Question about Cars & Trucks
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Posted on Jan 02, 2017
Black smoke means "fuel not being combusted" or "runnig rich". I have no doubt you have gasoline. Your spark may not be burning the gas. Is there a check eng lite? If EGR was sticking, you would probably get a check engine light for this. If your truck has a Vortec design, I would find out if you need a new "spider". What is your mileage? Are you due for a tune up? What spark plugs are you using? Vortec? "Not all the time" sounds like intermittent. When was the last time you changed the fuel filter? Can't hurt to change this. This would be the actaul starting point for me. I would change the fuel filter which is under the driver under the chasis. You will need a 16MM and a 20MM. USE ONLY LINE WRENCHES. You may need a fuel line disconnect kit too depending on your model. Notice it only happens on acceleration? that is when you are forcing even more fuel thru the system, but not enough of a fuel stream make cause sputtering and when the fuel comes thru too rich that would be the black smoke. It sounds like you have the 2 extremes. is there afuel regulator on your vehicle? If so, you may need to change that too. Good luck.
Posted on Sep 10, 2009
Once you are able to identify the EGR, you simply unbolt the valve and ant other obstaructing part. Clean its surface of carbon. Repalce the gasket if worn. Any sticky bolt/nut that you encounter could be removed by spraying some WD-40 around them. Also disconnect the negative wire of the battery first. Diesel do run hot, so get ready for some hard bolts to loosen.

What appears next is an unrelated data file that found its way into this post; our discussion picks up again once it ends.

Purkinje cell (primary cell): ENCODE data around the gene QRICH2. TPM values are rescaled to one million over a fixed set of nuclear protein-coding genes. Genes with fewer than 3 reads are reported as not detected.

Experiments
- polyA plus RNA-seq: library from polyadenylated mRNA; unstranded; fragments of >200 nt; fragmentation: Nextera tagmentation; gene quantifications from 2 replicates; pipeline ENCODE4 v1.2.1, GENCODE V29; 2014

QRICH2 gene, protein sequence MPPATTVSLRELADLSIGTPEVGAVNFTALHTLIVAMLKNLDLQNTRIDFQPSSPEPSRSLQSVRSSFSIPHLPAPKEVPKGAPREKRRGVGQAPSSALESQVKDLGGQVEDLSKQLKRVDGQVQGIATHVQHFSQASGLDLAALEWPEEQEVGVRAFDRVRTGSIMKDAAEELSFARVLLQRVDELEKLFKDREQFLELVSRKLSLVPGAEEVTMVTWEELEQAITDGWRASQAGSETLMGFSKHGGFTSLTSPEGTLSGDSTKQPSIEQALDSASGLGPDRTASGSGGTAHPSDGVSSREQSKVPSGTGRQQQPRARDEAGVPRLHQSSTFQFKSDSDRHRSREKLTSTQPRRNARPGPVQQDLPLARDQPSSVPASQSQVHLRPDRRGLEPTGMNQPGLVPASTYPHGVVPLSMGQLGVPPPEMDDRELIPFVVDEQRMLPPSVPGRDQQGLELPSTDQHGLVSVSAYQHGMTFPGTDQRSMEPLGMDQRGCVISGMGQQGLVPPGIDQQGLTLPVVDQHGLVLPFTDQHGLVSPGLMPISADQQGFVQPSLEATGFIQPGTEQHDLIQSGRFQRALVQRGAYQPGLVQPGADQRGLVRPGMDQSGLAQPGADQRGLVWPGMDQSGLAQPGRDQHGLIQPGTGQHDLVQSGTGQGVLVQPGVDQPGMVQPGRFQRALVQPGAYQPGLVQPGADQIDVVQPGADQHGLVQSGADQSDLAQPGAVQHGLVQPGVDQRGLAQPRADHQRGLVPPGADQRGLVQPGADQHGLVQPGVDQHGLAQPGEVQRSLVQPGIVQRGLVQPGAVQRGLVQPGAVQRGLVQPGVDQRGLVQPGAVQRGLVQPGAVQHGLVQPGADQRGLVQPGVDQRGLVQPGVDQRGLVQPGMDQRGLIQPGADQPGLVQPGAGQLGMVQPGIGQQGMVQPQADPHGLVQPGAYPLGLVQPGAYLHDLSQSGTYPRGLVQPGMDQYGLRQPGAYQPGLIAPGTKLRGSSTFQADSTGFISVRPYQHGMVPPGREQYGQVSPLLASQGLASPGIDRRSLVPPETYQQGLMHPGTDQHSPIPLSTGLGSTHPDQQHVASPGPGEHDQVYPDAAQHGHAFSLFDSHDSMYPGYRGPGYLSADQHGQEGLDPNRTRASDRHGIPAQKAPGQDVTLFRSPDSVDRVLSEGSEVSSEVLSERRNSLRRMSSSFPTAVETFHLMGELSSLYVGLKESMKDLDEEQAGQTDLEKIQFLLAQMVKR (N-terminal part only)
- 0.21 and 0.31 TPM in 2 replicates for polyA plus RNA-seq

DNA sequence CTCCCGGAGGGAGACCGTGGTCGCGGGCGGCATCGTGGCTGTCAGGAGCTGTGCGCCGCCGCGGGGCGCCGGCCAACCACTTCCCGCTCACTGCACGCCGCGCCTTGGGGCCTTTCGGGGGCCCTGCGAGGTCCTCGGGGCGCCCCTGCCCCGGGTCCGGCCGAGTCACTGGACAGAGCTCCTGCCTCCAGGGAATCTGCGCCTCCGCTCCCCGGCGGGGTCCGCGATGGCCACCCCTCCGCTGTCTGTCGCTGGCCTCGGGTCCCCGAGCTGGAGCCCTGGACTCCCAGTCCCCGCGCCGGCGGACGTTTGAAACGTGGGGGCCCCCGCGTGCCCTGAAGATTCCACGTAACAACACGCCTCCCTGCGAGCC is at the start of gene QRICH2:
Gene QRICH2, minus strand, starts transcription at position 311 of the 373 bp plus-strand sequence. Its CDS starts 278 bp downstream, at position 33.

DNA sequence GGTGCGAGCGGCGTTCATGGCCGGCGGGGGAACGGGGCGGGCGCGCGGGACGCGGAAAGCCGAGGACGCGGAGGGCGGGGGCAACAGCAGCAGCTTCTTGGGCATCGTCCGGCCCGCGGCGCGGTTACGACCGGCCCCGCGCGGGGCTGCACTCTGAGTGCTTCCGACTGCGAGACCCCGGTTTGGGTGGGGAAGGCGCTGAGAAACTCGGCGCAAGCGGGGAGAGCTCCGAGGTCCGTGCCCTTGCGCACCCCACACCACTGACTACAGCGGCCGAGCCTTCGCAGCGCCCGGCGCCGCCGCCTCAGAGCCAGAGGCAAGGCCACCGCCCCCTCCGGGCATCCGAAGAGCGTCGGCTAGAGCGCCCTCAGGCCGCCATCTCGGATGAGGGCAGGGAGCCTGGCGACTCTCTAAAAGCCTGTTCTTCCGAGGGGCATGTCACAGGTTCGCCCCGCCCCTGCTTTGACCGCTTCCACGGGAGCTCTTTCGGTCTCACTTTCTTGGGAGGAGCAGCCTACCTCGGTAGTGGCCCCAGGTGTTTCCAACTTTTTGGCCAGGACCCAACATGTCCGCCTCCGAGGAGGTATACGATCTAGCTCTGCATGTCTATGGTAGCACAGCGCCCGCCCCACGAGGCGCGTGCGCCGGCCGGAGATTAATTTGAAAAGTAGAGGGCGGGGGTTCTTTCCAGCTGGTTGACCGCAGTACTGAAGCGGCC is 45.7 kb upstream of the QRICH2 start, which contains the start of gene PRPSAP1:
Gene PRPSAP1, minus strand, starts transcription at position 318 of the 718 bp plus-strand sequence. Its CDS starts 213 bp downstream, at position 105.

Posted on Oct 21, 2009
SOURCE: I replaced egr valve on
Are you in California. Did you put aftermarket exhaust on the truck?
California Duramax are configured differently and if you mess with the
exhaust it trips an EGR code that will turn the SES light on. Now, on a
truck configured for Minnesota or Iowa changing the exhaust trips a
code but it wont turn on the SES light. So, do you have any mods?
The LB7 EGR valves are vacuum operated, unlike the LLY,LBZ,LMM which are electrically controlled. This is why a finger stick does not work with LB7's.
The most likely cause is the belt driven vacuum pump which is mounted below the belt tensioner. These do go bad and stop pumping vacuum. Usually they make a knocking noise when bad. You need to pull a vacuum hose off on top of the fuel filter the runs to the vacuum pump and check it for vacuum with the engine running. Should have at least 15 inches. If this is not the problem the it gets a little more complex from here.
P0404 - Exhaust Gas Recirculation Circuit Range/Performance
The EGR (Exhaust Gas Recirculation) system's purpose is to redirect exhaust gas back into the cylinders. Since exhaust gas is inert, it displaces oxygen and fuel, thereby lowering cylinder temps, which, in turn, lowers oxides of nitrogen emissions. For that reason it needs to be carefully metered into the cylinders (via the EGR valve) so as not to adversely affect the engine's performance. (Too much EGR and the engine won't idle).